and honorable" Americans who oppose gay marriage — they will use this case
to say so. They'll reverse the decision of the Colorado courts, and uphold
Phillips's right not to support a practice he believes is wrong.
For Kennedy in particular, this case offers an exquisite opportunity to
uphold two cherished principles: first, that the benefits of marriage not be
denied on the basis of sexual orientation, and second, that liberty is
threatened most when government seeks to control thought or speech.
In America, the state cannot force citizens to express a certain point of
view. In 1943, in one of its most famous decisions, the Supreme Court ruled
that West Virginia schoolchildren could not be compelled to salute the flag:
"If there is any fixed star in our constitutional constellation," Justice
Robert Jackson declared, "it is that no official, high or petty, can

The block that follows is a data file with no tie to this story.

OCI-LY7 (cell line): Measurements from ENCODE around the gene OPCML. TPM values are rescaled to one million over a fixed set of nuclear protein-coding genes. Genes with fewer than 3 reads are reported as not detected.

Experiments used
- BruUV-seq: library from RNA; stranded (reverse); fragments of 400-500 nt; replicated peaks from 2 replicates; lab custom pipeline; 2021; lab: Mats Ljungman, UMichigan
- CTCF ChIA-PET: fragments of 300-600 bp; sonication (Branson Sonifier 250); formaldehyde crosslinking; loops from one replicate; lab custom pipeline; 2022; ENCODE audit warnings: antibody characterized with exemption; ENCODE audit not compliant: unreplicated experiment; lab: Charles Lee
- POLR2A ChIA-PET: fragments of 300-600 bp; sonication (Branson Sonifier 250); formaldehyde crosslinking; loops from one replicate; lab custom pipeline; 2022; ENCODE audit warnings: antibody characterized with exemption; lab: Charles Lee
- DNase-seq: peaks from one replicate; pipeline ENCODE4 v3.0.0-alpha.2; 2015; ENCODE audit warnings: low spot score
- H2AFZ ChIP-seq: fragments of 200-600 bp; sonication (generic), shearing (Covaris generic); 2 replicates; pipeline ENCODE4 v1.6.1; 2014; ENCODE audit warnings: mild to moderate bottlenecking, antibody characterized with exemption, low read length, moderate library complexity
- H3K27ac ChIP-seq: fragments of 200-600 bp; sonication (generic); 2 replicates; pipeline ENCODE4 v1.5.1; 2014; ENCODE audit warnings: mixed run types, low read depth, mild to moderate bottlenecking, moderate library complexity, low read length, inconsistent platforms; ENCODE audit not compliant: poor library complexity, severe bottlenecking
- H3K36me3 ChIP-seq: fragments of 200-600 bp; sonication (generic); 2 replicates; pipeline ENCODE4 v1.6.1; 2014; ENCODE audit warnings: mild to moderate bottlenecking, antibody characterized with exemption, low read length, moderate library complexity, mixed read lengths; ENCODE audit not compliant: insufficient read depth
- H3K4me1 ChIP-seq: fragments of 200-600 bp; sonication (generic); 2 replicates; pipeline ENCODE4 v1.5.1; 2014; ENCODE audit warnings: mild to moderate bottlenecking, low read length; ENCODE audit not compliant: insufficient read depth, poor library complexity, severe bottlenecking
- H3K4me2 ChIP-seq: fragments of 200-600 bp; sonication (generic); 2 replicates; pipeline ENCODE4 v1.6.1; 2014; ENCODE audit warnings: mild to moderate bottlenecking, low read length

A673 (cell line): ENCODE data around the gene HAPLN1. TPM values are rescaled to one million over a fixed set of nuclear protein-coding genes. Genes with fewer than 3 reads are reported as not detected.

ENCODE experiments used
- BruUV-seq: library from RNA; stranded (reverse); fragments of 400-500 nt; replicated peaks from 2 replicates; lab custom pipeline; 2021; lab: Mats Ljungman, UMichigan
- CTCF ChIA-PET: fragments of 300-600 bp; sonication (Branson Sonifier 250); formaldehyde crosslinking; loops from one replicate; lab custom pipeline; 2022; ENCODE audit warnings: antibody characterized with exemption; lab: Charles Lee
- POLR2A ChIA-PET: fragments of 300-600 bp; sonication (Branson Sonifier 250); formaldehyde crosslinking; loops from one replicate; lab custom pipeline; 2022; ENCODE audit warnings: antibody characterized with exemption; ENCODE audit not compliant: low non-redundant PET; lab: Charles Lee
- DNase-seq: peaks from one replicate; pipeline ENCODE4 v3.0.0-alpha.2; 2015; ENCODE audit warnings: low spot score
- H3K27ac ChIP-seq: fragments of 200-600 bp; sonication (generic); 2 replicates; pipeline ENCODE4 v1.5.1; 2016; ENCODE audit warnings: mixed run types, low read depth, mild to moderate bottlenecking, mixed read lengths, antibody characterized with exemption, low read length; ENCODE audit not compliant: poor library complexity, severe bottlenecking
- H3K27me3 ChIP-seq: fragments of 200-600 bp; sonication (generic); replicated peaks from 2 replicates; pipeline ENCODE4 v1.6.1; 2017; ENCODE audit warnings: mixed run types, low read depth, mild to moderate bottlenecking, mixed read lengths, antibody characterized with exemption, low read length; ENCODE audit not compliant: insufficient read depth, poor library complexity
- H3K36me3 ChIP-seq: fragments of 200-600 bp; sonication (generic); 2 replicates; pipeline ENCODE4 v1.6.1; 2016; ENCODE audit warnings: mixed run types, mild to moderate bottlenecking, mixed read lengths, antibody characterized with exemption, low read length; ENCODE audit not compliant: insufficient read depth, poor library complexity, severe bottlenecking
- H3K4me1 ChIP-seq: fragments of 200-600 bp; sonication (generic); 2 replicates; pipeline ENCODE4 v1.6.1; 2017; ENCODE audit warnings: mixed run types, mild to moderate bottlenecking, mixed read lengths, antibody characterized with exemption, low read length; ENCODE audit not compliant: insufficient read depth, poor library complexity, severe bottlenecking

prescribe what shall be orthodox in politics, nationalism, religion, or
other matters of opinion or force citizens to confess by word or act their
But is refusing to create a custom-designed wedding cake, a skeptic might
ask, really comparable to not saluting the flag? After all, the latter is an
explicit demonstration of political loyalty; the cake is just — dessert.
Yet by that logic, a painting is just décor. A song is just entertainment.
Calligraphy is just fancy lettering.
That's a dangerous argument — dangerous to the liberty of mind and
conscience that the First Amendment shields. One of the many
friend-of-the-court briefs filed in this case was submitted by 479 creative
professionals representing all 50 states; the group comprises musicians,
florists, videographers, ceramic artists, calligraphers, graphic designers,
cartoonists, sculptors, and painters. Their brief urges the high court to
defend the First Amendment rights of "artistic expression — regardless of
the medium employed." They make a vital point: Viewpoints and messages can
be expressed in many forms, and the Bill of Rights protects them all.
This isn't a new idea in First Amendment jurisprudence. The Supreme Court